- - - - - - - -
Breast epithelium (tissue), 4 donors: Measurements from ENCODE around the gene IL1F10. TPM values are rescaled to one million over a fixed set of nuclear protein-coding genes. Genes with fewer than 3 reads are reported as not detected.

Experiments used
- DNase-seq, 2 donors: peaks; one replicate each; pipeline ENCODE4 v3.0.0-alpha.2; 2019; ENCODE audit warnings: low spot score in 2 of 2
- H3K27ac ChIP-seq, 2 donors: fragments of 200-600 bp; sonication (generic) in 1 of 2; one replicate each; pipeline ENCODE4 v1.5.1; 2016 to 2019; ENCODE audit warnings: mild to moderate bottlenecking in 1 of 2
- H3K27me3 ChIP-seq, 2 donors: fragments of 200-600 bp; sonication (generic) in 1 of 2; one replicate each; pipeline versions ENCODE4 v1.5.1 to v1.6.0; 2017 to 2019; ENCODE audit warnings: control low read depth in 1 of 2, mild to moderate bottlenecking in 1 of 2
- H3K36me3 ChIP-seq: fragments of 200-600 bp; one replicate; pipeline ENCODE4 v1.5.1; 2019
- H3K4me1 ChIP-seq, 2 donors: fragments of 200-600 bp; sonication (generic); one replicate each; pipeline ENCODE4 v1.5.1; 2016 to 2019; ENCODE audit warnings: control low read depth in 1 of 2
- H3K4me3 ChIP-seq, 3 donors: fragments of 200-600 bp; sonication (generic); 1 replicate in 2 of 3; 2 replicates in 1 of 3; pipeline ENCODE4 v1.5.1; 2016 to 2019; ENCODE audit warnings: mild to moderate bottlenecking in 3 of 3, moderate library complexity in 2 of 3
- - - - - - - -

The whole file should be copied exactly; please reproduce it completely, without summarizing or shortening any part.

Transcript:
Breast epithelium (tissue), 4 donors: Measurements from ENCODE around the gene IL1F10. TPM values are rescaled to one million over a fixed set of nuclear protein-coding genes. Genes with fewer than 3 reads are reported as not detected.

Experiments used
- DNase-seq, 2 donors: peaks; one replicate each; pipeline ENCODE4 v3.0.0-alpha.2; 2019; ENCODE audit warnings: low spot score in 2 of 2
- H3K27ac ChIP-seq, 2 donors: fragments of 200-600 bp; sonication (generic) in 1 of 2; one replicate each; pipeline ENCODE4 v1.5.1; 2016 to 2019; ENCODE audit warnings: mild to moderate bottlenecking in 1 of 2
- H3K27me3 ChIP-seq, 2 donors: fragments of 200-600 bp; sonication (generic) in 1 of 2; one replicate each; pipeline versions ENCODE4 v1.5.1 to v1.6.0; 2017 to 2019; ENCODE audit warnings: control low read depth in 1 of 2, mild to moderate bottlenecking in 1 of 2
- H3K36me3 ChIP-seq: fragments of 200-600 bp; one replicate; pipeline ENCODE4 v1.5.1; 2019
- H3K4me1 ChIP-seq, 2 donors: fragments of 200-600 bp; sonication (generic); one replicate each; pipeline ENCODE4 v1.5.1; 2016 to 2019; ENCODE audit warnings: control low read depth in 1 of 2
- H3K4me3 ChIP-seq, 3 donors: fragments of 200-600 bp; sonication (generic); 1 replicate in 2 of 3; 2 replicates in 1 of 3; pipeline ENCODE4 v1.5.1; 2016 to 2019; ENCODE audit warnings: mild to moderate bottlenecking in 3 of 3, moderate library complexity in 2 of 3